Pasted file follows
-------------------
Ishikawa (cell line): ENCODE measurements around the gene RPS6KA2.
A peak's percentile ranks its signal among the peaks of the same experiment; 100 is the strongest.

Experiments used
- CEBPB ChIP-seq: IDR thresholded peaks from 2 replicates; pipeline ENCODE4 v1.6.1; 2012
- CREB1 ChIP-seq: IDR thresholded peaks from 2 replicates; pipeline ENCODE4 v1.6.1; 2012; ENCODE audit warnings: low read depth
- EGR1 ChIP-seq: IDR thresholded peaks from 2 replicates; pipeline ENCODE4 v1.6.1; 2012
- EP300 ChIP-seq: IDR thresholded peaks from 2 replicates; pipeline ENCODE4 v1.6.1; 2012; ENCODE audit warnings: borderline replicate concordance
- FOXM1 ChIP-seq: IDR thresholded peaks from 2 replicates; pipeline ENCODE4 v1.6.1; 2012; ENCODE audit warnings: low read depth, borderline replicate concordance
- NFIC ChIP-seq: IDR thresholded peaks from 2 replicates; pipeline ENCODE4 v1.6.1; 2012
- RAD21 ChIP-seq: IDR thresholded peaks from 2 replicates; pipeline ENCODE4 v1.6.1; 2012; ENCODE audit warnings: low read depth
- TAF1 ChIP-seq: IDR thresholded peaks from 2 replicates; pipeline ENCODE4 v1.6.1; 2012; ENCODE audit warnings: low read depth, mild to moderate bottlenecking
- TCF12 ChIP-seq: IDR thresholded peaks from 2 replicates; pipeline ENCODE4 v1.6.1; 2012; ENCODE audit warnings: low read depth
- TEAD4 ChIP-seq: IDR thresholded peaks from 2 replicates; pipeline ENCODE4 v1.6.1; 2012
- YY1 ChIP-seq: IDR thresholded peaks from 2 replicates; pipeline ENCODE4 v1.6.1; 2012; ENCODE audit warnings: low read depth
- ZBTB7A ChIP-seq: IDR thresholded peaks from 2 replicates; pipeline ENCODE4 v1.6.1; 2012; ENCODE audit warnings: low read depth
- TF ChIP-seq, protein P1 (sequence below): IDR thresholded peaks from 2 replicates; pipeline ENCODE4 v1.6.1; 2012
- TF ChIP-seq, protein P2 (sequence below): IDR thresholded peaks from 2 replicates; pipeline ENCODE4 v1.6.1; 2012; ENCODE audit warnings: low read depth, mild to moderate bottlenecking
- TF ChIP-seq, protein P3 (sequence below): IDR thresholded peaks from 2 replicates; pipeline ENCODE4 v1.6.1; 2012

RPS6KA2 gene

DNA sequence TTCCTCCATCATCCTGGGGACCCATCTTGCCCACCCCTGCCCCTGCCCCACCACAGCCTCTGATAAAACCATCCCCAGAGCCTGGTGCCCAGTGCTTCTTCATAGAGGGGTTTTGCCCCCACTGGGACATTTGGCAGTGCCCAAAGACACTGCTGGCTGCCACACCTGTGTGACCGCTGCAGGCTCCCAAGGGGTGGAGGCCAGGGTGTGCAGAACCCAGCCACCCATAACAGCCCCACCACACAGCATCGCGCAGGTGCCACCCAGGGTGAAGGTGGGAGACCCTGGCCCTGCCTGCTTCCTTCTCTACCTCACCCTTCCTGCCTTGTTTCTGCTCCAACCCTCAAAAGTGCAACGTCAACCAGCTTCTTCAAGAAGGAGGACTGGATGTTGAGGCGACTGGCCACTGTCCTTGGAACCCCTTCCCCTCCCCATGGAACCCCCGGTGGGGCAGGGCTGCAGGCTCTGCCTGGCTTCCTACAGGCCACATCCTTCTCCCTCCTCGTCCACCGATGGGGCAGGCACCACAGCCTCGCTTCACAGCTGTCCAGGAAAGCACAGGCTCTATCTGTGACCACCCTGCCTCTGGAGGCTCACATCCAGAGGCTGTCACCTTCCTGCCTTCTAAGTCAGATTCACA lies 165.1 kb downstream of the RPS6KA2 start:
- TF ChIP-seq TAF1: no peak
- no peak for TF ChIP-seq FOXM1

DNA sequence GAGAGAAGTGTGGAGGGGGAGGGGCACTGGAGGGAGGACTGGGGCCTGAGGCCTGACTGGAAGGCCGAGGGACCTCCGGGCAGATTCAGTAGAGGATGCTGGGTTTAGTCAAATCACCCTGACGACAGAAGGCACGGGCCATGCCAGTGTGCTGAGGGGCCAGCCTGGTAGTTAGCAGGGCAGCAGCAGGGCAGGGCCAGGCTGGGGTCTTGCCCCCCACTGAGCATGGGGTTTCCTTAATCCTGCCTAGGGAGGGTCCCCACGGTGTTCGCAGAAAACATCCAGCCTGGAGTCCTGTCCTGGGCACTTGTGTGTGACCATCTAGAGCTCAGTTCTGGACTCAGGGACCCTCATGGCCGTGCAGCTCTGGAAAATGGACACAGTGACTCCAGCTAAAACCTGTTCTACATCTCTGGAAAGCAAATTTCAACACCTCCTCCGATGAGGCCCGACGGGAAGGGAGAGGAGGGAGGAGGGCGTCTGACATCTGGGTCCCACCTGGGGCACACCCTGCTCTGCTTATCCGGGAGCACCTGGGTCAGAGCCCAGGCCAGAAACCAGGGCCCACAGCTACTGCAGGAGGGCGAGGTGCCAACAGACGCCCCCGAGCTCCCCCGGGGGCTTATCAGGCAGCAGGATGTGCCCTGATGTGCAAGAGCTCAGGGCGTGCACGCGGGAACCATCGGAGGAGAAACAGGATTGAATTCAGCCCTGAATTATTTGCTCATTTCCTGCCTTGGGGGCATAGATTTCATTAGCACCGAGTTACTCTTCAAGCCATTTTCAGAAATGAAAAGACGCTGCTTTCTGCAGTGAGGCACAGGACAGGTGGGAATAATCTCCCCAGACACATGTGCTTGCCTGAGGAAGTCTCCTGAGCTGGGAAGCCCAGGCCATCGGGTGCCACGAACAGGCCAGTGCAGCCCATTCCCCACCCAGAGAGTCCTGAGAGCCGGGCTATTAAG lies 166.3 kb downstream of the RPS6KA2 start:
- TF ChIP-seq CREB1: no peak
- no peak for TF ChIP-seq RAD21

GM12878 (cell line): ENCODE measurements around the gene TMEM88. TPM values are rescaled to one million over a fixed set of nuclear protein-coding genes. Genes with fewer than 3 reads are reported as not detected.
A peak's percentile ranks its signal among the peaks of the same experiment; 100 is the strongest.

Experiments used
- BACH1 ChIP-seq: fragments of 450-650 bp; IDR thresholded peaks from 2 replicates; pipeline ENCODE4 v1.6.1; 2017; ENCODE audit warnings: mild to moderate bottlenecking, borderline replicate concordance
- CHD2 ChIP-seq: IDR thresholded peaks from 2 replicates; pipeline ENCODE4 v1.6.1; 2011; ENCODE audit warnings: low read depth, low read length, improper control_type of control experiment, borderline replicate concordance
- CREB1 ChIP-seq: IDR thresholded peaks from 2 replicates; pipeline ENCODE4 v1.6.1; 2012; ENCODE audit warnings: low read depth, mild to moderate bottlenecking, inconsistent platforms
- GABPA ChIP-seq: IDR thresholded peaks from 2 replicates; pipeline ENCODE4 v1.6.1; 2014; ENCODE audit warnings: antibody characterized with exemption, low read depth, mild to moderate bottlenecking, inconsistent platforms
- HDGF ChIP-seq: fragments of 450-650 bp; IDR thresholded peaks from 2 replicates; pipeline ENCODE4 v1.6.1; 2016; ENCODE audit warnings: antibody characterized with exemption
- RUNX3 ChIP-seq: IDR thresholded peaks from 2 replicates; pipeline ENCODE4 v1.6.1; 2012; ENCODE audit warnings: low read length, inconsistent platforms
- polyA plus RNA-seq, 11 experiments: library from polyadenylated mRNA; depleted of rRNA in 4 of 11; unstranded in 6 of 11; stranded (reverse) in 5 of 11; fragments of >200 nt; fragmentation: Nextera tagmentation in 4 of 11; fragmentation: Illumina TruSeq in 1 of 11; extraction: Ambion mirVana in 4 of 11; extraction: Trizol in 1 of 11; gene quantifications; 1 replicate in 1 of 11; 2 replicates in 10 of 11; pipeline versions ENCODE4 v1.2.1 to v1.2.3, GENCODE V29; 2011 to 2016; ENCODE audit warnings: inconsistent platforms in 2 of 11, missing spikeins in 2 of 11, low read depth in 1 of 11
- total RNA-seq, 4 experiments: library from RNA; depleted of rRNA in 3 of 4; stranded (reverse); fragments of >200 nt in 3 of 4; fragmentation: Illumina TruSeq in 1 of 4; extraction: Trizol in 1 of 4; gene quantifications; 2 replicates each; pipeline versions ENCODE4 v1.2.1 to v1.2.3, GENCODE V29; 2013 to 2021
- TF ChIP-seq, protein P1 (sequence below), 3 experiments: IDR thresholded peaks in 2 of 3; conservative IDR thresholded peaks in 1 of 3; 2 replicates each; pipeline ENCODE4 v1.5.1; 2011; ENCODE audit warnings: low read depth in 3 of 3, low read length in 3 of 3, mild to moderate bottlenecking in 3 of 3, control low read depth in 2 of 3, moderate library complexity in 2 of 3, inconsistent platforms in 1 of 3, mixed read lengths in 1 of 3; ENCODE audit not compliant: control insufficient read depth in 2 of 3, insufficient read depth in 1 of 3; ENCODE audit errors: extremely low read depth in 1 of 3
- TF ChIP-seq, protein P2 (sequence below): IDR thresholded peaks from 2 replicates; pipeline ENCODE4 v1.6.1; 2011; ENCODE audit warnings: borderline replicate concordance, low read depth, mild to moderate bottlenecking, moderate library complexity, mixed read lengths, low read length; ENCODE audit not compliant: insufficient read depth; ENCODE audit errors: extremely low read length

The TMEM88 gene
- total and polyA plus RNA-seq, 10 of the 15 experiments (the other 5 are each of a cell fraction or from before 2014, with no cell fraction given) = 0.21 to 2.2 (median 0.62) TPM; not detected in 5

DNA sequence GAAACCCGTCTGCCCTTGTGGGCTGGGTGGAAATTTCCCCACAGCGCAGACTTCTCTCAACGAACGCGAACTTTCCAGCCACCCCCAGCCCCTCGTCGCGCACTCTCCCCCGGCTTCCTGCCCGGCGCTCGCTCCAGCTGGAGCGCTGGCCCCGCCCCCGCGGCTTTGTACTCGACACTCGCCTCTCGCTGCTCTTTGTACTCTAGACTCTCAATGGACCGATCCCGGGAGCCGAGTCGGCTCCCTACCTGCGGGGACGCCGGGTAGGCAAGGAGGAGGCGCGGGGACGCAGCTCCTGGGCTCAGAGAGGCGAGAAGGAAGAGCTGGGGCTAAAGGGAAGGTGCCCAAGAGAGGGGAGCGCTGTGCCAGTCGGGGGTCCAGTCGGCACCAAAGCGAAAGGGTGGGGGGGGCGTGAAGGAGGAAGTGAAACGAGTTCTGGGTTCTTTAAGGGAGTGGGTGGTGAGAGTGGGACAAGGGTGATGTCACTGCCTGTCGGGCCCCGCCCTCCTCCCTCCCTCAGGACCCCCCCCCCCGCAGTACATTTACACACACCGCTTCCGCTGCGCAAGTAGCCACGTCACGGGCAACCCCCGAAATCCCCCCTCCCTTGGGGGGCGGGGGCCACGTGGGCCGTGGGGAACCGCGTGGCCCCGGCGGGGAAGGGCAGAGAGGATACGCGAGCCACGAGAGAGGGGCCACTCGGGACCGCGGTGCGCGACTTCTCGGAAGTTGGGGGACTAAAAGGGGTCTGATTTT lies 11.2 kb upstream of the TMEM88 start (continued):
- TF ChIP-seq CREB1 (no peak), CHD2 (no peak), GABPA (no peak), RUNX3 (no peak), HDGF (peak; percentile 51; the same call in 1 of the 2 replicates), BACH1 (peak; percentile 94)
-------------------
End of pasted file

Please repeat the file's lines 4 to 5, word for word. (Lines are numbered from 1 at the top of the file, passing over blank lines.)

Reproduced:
- CEBPB ChIP-seq: IDR thresholded peaks from 2 replicates; pipeline ENCODE4 v1.6.1; 2012
- CREB1 ChIP-seq: IDR thresholded peaks from 2 replicates; pipeline ENCODE4 v1.6.1; 2012; ENCODE audit warnings: low read depth